The Premier League is back this weekend as Arsenal travel to Leicester, Man United look to bounce back against Spurs and Norwich host Leeds at Carrow Road.
Lose the ball, run away from the ball
Sack race specials like this one always feel a bit weird, but maybe especially so this season after the pandemic-infused fallow year of 2020/21 when only four mid-campaign managerial changes were made – a 16-year low. There was a lot more leeway in empty stadiums, when the football felt a little ghostly and unreal, and the emotions, the fury, the indignation was dampened by the solitude of the spectacle.
But the Premier League is back to its screaming, red-faced best, and casting the mind back to pre-Covid times, autumn was always the most active time in boardrooms. Around October and November the table has settled down, the beginning has ended and panicky executives are starting to wonder if lurching wildly in a new direction might boot their club up the charts.
Ole Gunnar Solskjaer and Nuno Espirito Santo are in very different situations, one nearing the end of a long journey carried by blind optimism and the other approaching the final part of a very short walk, dragged to the floor by a heavy despair. Yet the particular characteristics of what is happening on the pitch are relatively similar: both the Manchester United and Tottenham Hotspur players look like they have no idea what they are supposed to be doing.
Neither team is being coached properly in terms of actually constructing their attacks, which means both teams are more effective when allowed to counter-attack. This Saturday, with the pressure mounting and the players hesitating nervously on the ball, nobody is going to want to seize the initiative. That means a dull game low on quality – and goals.
Style clash should provide entertaining game
In direct contrast, in the lunchtime kick-off there ought to be a lot of goalmouth action thanks to the clash in styles, the upbeat demeanour of the two teams and the detail and structure in how the sides are coached when holding possession. It will be everything the Spurs v Man Utd game is not, complete with purpose, game-plans and goals.
Brendan Rodgers and Mikel Arteta are both eyeing the fourth Champions League spot which, judging by the United board’s apparent continued backing of Solskjaer, is likely to be up for grabs come the end of the season. That makes their meeting in Leicester particularly intriguing, especially since neither Leicester City nor Arsenal have managed to play with any real consistency so far this season. Both are liable to collapsing; both are capable of putting a surging run together. It’s a six-pointer worth more than it looks on paper.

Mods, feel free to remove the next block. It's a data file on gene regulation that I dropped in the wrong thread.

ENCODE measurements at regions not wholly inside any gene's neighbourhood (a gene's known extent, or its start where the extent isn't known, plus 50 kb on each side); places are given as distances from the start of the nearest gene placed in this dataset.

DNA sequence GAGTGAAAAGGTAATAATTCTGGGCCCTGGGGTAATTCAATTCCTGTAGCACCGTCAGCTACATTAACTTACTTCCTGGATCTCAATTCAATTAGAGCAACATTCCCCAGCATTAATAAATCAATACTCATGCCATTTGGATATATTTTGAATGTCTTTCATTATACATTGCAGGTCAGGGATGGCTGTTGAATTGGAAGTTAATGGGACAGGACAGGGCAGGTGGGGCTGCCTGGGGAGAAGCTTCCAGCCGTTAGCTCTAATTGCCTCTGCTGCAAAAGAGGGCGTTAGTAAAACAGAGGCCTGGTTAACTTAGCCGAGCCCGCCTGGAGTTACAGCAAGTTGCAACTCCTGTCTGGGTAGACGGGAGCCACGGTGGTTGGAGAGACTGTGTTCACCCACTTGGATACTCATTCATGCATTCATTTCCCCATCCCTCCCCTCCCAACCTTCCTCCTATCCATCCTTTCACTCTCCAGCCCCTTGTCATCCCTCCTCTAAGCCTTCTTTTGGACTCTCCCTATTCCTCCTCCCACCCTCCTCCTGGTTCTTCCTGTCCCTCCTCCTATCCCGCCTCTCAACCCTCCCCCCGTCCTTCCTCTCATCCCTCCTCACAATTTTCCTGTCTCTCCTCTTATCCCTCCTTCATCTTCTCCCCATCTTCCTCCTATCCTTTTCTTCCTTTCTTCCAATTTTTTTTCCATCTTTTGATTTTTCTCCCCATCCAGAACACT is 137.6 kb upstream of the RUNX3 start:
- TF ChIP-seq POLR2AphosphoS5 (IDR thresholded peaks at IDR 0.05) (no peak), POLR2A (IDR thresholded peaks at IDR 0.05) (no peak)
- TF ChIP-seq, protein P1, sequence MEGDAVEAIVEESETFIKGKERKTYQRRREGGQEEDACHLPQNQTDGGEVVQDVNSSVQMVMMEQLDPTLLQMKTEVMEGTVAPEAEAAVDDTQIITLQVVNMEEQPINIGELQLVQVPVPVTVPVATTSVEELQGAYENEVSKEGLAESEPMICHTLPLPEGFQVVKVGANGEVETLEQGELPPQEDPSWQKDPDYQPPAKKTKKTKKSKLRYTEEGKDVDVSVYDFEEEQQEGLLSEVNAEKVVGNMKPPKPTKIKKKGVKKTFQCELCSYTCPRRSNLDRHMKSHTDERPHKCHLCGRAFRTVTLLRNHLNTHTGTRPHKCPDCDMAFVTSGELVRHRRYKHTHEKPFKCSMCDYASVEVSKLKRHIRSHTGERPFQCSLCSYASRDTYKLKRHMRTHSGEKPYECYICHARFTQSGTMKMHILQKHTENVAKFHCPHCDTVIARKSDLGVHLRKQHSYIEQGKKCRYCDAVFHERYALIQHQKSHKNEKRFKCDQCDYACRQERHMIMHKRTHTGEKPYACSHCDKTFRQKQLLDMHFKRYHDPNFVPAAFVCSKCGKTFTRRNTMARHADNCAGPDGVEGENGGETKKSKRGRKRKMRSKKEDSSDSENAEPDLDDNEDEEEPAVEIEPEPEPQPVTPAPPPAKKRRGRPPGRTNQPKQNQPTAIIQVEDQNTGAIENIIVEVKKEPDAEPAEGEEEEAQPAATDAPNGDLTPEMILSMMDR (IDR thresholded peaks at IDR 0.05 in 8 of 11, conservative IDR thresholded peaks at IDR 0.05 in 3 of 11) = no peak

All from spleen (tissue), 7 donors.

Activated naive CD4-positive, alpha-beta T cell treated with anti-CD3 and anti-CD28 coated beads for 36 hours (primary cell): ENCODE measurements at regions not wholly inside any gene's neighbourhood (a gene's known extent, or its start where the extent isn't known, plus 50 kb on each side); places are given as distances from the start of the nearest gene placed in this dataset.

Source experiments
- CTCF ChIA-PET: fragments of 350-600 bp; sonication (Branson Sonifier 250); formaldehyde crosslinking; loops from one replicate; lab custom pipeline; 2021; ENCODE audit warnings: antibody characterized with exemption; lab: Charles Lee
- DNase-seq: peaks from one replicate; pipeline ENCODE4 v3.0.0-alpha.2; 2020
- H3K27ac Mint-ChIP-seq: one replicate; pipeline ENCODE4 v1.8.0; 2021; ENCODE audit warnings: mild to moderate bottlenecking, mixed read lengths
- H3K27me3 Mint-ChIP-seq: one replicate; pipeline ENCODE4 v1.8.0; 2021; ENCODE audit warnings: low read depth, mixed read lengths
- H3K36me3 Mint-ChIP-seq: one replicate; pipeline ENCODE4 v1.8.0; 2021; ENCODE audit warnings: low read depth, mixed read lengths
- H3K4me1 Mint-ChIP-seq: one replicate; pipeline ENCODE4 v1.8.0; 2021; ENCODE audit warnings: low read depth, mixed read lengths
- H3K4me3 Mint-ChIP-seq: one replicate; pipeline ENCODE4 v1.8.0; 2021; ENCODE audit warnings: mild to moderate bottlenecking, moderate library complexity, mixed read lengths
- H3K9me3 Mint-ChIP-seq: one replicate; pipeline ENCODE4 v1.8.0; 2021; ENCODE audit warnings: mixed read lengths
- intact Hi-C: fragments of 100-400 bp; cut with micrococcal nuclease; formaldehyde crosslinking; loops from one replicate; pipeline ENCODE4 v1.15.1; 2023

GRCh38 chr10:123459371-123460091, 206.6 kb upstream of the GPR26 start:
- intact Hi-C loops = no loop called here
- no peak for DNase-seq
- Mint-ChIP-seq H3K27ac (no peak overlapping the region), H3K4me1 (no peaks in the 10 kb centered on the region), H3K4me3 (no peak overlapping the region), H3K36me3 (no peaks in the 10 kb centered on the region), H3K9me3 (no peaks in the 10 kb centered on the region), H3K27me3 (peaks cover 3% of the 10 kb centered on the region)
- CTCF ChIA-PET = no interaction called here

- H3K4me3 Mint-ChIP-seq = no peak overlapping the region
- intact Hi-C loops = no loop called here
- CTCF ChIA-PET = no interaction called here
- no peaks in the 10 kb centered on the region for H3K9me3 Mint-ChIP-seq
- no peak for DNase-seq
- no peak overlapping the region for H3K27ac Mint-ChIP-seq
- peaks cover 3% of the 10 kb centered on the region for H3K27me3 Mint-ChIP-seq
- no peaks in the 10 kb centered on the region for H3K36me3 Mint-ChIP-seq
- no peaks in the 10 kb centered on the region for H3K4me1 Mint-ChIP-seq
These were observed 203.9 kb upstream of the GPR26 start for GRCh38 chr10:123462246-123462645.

There will a lot of space in this game, a lot of chances for the two managers’ respective pursuit of quick, vertical football built out from defence to come good. Leicester’s back three, finally reinstated, has sharpened Youri Tielemans and James Maddison higher up the pitch, and the team’s 3-4-1-2 shape sits troublingly in the gaps around Arsenal’s 4-2-3-1. More worrying still is the thought of in-form Jamie Vardy and Patson Daka making runs on the outside of Arsenal’s error-prone centre-backs.
At the other end, Leicester’s defence is looking very leaky. They have conceded eight goals in their last four games and appear vulnerable to the renewed vigour of the Pierre-Emerick Aubameyang and Alexandre Lacazette partnership. Expect big open patches of green, some lovely one-touch football and an entertaining 90 minutes.
Crucial moment for Bielsa to prevent heads from dropping
Leeds United needed something to wake them up, to break through the gloom with a serotonin hit, and they got it last weekend when Rodrigo’s 93rd-minute penalty made a 1-1 draw with Wolves at Elland Road feel like a win. Marcelo Bielsa needs to ensure they use this momentum to get some wins under their belt and move back up the table.
Supporters get frustrated by any talk of jaded players and burn out at Leeds, which is perceived as a lazy stereotype about Bielsa. But it isn’t. He has never been at one club for this long and, historically, his teams do always reach the point where his physically and psychologically demanding strategy leads to a sudden disbelief, a switching-off.
That’s not to say it will happen, or is currently happening, but pundits are right to be wary of the possibility – which is why following a difficult start to the campaign Leeds need to collect a simple three points at Carrow Road. Norwich City’s 7-0 defeat to Chelsea last weekend showed they are not up for the fight and are in real danger of setting a new Premier League record low points tally.
There is no excuse for Leeds to drop points. If they do, it will be time to worry about their battle against relegation. They should just about have enough to win.
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